by A. Priori
Any time I’m having trouble getting actual work done, I like to barge in on other people and make it harder for them to work too. That’s why I was over at Rerouted River National Laboratory the other day, hanging out in the office of somebody who insists that I refer to him as “Dr. N.” This used to be his way of keeping me from jeopardizing his job by writing about what he actually says, but now he’s also a big-time blogger, with scads of Twitter groupies who know him only as “Dr. N.” So now, if I were to point out that his real name is Barlow Culbertson and he never got a doctorate, it probably wouldn’t create a ripple in the blogosphere; he’s much too cool as “Dr. N” for his first-life persona to matter to anyone.
“Spent reactor fuel has an image problem,” he said. “When people hear that something is ‘spent,’ they associate that with ‘worthless.’ The once-through light-water reactor cycle leaves behind fissile plutonium and plenty of fertile uranium. We need to change the mindset, and get people to start calling it ‘used fuel.’”
“Be careful what you wish for,” I said, wincing. “Do you think that used cars don’t have an image problem? Aren’t you old enough to remember the slogan about whether you’d buy a used car from Richard Nixon?”
“Of course I’m not that old. I have a blog, which now makes me at least 30 years younger than you.”
“I suggest we leave that subject aside until we can get an independent third party to see which of us has more liver spots. Anyway, what you’re facing here is euphemism creep.”
“I’m facing a creep all right, and that might indeed be a euphemism.”
I sighed. This wasn’t going the way it should. I was supposed to be getting on his nerves, not vice versa. There’s nothing like a blog to bring out an otherwise placid individual’s inner lout.
“What I mean by that,” said I, “is that if something is offered as a euphemism for a term that is held in disregard, eventually the euphemism will come to be held in the same disregard. The literal meaning of ‘cheap’ is ‘doesn’t cost much,’ but the public came to define ‘cheap’ as ‘shoddy.’ Then some bright boy in the ad biz tried substituting ‘inexpensive’ for ‘cheap.’ It may have worked for a while, but pretty soon people snickered when they heard ‘inexpensive,’ because its regard was as low as ‘cheap’ and it also seemed deceptive and evasive. More recently, we’ve heard ‘affordable’ offered up as a replacement for ‘inexpensive.’ And so the cycle repeats.”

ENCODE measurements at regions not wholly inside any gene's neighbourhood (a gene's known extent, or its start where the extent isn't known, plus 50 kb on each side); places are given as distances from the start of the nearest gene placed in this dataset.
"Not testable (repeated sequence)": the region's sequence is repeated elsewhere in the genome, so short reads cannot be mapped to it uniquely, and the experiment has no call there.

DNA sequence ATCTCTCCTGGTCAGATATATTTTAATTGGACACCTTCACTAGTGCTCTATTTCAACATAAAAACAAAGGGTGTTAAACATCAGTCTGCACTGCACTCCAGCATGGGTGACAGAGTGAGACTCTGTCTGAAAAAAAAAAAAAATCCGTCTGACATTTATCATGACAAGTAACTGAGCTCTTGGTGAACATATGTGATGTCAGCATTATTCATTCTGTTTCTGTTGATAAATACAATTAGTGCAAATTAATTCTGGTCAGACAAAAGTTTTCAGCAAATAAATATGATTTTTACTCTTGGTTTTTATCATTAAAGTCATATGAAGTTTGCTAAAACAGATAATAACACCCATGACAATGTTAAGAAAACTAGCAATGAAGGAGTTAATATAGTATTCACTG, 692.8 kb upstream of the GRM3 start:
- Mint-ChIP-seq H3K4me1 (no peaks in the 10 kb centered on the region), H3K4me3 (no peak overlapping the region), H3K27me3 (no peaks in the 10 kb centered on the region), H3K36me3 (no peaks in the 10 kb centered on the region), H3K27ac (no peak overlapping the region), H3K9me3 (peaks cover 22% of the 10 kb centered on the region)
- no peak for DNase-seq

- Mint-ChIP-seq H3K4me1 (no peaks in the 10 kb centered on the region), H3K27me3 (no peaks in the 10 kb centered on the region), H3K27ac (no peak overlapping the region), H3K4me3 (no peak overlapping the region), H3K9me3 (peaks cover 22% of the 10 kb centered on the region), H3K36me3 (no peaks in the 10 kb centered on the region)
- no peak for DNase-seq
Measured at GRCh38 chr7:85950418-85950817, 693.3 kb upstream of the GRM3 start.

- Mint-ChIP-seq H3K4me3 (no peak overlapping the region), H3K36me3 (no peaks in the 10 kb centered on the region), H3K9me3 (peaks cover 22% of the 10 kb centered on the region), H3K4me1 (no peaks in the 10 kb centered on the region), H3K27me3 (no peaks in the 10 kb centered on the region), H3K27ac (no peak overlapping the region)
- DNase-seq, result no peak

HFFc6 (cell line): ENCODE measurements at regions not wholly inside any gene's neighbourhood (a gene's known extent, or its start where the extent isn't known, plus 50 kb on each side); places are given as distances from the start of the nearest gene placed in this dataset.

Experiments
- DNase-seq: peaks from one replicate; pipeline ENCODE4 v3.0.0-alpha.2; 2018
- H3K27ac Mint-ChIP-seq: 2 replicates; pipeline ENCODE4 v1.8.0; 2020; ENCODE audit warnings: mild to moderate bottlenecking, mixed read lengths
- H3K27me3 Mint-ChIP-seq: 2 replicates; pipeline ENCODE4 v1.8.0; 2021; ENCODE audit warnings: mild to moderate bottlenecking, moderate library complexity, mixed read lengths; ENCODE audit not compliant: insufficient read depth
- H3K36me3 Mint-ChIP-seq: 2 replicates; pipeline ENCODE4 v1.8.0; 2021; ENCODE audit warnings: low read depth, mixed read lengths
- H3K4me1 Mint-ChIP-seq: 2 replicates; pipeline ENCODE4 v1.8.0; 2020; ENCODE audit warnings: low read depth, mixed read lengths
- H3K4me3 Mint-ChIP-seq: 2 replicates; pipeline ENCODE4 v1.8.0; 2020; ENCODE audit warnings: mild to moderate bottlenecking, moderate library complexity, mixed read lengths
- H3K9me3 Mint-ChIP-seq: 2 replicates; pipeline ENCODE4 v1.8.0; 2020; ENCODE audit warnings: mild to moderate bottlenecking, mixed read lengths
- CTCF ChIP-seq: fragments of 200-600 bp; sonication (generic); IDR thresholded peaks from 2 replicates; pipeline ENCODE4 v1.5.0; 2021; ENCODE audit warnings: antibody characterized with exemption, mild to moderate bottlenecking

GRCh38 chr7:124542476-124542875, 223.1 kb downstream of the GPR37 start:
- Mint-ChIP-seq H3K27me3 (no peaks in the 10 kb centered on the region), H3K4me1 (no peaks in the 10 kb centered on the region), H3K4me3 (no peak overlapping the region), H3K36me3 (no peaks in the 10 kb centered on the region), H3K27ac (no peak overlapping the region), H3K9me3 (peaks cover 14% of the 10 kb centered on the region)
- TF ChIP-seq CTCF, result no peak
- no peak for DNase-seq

Not-actually-a-doctor N rubbed his chin. “Haven’t car dealers tried to change the image of used cars?”
“Yep, and it’s really a hoot. The luxury brands, in particular, came up with the terms ‘pre-owned’ and ‘pre-driven,’ making it seem like they provided you this wonderful service of having someone else own and drive the car for you. Even luxury car buyers can see through that.”
“So we probably shouldn’t call the fuel ‘pre-irradiated,’ I guess.”
“Doesn’t come off the tongue very well, does it? Relax, Barlow, I’ll solve this little problem for you.”
He cleared his throat. “For those of you listening to the podcast, I should point out that my guest comes up with odd little pet names for people, and they exist only to amuse him and have nothing to do with the person being addressed.”
“Whatever. Just sign this consulting contract and I’ll give you a new name for fuel-that-is-no-longer-new.”
“All right, if I’m putting taxpayer money at risk, this better be good.”
“It’s simple,” said I, tucking away the contract. “The fuel isn’t spent. The fuel isn’t used. The fuel has passed some time in the reactor, and has been transformed into something which, with a little further transformation, can become something much more worthwhile than a once-through energy source. This fuel is: maturing.”
“Hmm. Why not just ‘mature’?”
“Because the light-water reactor only took it part of the way there. There are some small modular reactor folks out there who claim they’ll be able to take fuel right out of an LWR and burn it, but I don’t think anyone should count on that yet.”
He nodded. “I like it. It has an air of poise and responsibility, but also of continuing improvement, like fine wine. ‘Maturing’ fuel it is.”
I stood up. “There’s a lot to be said for maturing. I myself keep doing it every day.” I leaned in close to the podcast microphone. “It probably helps that I don’t have a blog.”
A. Priori doesn’t have a blog. Once in a while, this blog has him. That’s the story of E. Michael Blake (a senior editor of ANS’s Nuclear News magazine who hides behind the A. Priori persona when being particularly curmudgeonly), and he’s epoxied to it.